Trucks at Work

Roadcheck 2013

It’s always interesting to watch FedEx Field Stadium in Landover MD – home of the Washington Redskins NFL team – get turned into what has to be one of the largest temporary commercial vehicle inspection stations in the U.S.

That’s what’s happening this week as part of the 26thannual “Roadcheck” 72-hour inspection blitz as  over 10,000 federal, state, provincial and local inspectors working at 1,500 locations across the U.S., Canada, and Mexico conduct North American Standard Level I Inspections on trucks, tractor-trailers, buses and motorcoaches.

The FedEx Field site – overseen by the Maryland State Police with the assistance of LOTS of other federal, state, and local agencies – is set up to process about 500 vehicles a day from sunup to sundown, with no pause in the inspection action planned between the June 4-6 Roadcheck dates.

[To view more photos of the Roadcheck activity at FedEx Field, click here.]

Major Mark Savage of the Colorado State Police and president of the Commercial Vehicle Safety Alliance (CVSA) that sponsors Roadcheck, along with Capt. Norman “Bill” Dofflemyer, Division Commander for the Maryland State Police, outlined some of the philosophies and tactics guiding this massive 72-hour inspection blitz effort below:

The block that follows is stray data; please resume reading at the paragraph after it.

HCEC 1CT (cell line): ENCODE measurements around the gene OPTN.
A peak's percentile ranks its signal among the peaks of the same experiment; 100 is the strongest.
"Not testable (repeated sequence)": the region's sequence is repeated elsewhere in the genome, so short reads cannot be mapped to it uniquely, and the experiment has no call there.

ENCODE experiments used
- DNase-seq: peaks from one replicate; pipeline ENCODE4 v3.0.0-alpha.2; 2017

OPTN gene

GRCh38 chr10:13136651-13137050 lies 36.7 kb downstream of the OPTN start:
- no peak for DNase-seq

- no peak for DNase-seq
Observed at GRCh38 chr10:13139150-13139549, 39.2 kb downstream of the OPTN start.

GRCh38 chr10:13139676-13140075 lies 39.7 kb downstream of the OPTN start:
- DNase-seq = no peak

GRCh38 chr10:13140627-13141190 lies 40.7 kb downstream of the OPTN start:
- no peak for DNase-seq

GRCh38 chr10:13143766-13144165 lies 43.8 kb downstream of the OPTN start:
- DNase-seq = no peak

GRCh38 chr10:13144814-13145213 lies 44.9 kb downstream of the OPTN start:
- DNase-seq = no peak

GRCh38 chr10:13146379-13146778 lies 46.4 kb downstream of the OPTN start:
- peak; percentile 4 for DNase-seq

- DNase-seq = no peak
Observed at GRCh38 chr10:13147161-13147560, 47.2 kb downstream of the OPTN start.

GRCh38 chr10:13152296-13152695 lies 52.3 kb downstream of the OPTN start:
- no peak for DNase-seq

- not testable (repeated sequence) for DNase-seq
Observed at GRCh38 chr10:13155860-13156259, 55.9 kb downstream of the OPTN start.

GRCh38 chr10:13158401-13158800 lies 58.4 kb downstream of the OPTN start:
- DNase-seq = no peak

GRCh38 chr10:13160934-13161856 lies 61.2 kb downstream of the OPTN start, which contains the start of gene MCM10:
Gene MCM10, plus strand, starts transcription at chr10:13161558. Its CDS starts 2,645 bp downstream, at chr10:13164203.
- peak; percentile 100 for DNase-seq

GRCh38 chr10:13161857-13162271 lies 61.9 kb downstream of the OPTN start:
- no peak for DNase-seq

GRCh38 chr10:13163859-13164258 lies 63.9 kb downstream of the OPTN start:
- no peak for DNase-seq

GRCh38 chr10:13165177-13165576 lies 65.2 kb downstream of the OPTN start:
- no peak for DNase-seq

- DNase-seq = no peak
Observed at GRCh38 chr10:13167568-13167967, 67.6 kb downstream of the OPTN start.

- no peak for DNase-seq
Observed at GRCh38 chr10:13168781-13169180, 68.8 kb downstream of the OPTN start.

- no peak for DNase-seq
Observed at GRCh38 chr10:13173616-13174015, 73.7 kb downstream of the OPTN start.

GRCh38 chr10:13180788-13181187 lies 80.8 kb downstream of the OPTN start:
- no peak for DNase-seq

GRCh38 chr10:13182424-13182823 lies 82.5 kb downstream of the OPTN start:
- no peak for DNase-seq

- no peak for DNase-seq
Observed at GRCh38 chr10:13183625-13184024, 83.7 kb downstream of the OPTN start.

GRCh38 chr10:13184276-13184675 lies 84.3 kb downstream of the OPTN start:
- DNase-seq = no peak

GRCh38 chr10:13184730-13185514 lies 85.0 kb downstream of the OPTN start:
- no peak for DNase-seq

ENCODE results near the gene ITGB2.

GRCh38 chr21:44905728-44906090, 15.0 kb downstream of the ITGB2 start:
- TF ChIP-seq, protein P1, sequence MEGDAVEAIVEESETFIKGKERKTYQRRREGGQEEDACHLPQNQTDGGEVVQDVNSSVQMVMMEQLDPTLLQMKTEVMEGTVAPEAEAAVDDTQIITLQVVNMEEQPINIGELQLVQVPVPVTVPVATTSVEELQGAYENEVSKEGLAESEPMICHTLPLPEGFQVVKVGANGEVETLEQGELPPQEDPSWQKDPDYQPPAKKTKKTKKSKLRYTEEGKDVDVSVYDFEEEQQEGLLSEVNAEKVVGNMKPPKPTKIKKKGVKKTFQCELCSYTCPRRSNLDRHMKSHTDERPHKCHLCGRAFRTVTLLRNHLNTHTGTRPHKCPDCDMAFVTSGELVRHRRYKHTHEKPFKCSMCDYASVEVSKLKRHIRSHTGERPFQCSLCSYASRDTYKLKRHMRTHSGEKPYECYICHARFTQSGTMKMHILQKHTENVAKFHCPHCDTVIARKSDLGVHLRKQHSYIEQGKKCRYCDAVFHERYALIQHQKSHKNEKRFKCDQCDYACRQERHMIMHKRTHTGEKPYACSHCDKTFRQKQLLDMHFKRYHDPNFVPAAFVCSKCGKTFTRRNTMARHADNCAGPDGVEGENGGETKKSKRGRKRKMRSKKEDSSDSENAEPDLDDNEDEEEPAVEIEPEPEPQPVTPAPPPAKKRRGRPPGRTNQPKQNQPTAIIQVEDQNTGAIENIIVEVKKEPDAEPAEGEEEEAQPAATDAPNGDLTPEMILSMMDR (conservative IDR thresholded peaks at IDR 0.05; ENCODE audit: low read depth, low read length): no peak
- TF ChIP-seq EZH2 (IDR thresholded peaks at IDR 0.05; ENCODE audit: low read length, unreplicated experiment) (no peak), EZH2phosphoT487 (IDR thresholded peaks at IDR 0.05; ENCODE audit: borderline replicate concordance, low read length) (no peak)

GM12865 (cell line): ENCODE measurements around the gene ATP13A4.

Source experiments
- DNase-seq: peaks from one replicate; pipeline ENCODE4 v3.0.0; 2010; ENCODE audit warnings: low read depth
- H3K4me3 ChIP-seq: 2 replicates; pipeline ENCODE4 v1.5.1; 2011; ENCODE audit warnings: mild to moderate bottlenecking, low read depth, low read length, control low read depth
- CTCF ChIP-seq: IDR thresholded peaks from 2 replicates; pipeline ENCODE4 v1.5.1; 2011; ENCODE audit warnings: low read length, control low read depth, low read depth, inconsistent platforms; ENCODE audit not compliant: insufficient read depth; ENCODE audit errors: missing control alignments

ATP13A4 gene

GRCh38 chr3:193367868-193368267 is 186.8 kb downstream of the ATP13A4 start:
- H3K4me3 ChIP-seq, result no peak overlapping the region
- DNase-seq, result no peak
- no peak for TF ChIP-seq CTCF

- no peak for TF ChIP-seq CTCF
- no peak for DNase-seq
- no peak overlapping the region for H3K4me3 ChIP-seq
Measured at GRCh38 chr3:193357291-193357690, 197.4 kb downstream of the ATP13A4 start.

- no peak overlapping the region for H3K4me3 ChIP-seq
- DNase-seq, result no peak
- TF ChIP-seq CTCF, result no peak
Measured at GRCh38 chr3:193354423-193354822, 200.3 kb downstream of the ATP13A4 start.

Anne Ferro, administrator of the Federal Motor Carrier Safety Administration (FMCSA), also made an appearance at the Roadcheck “kickoff event” at FedEx Field to talk about how inspection personnel are also using the event to help continue spreading the word about impending reforms to hours of service (HOS) rules due to take effect July 1:

CVSA taps into the inspection data gleaned from this event and filed with state, provincial and federal jurisdiction systems, comparing the inspector’s findings with past results to help identify trends and to measure program effectiveness. It will be interesting to see what – if any – safety trends are uncovered this year. 

Hide comments


  • Allowed HTML tags: <em> <strong> <blockquote> <br> <p>

Plain text

  • No HTML tags allowed.
  • Web page addresses and e-mail addresses turn into links automatically.
  • Lines and paragraphs break automatically.